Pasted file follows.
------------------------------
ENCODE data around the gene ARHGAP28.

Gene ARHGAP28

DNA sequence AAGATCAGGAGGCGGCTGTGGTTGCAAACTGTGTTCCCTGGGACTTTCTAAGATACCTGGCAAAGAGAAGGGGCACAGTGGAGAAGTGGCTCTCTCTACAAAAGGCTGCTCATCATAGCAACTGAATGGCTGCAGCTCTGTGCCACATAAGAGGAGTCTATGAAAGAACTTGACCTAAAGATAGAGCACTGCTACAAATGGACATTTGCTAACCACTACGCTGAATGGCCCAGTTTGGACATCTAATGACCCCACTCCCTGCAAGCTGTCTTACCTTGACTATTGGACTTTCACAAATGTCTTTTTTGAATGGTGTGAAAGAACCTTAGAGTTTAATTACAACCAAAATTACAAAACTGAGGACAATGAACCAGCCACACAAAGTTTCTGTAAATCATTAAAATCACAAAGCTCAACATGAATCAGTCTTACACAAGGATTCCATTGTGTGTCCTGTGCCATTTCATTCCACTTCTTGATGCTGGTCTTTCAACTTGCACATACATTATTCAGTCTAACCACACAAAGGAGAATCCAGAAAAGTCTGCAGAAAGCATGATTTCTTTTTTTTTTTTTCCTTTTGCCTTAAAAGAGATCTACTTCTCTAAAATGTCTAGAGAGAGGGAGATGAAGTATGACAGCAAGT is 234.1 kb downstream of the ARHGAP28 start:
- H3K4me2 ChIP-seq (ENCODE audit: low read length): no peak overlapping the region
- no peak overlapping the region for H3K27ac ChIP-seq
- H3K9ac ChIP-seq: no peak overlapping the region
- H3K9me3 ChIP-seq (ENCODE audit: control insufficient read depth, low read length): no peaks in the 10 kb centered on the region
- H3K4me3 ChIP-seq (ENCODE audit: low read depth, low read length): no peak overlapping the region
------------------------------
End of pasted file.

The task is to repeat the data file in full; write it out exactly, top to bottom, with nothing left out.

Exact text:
ENCODE data around the gene ARHGAP28.

Gene ARHGAP28

DNA sequence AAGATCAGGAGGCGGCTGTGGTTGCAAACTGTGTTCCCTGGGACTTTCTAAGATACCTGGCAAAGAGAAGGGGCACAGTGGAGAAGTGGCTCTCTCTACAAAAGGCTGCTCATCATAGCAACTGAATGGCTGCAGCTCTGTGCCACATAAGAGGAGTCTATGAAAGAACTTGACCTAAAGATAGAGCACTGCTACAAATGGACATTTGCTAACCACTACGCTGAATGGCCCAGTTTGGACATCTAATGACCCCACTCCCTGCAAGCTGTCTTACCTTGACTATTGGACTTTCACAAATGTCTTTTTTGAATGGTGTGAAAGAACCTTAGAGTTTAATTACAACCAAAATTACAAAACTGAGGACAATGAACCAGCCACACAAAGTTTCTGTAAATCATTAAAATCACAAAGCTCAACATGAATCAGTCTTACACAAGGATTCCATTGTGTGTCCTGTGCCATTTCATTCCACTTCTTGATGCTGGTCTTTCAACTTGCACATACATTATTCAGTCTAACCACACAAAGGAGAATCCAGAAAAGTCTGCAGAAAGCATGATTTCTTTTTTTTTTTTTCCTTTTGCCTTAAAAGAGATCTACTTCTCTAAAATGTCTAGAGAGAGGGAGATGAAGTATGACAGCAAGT is 234.1 kb downstream of the ARHGAP28 start:
- H3K4me2 ChIP-seq (ENCODE audit: low read length): no peak overlapping the region
- no peak overlapping the region for H3K27ac ChIP-seq
- H3K9ac ChIP-seq: no peak overlapping the region
- H3K9me3 ChIP-seq (ENCODE audit: control insufficient read depth, low read length): no peaks in the 10 kb centered on the region
- H3K4me3 ChIP-seq (ENCODE audit: low read depth, low read length): no peak overlapping the region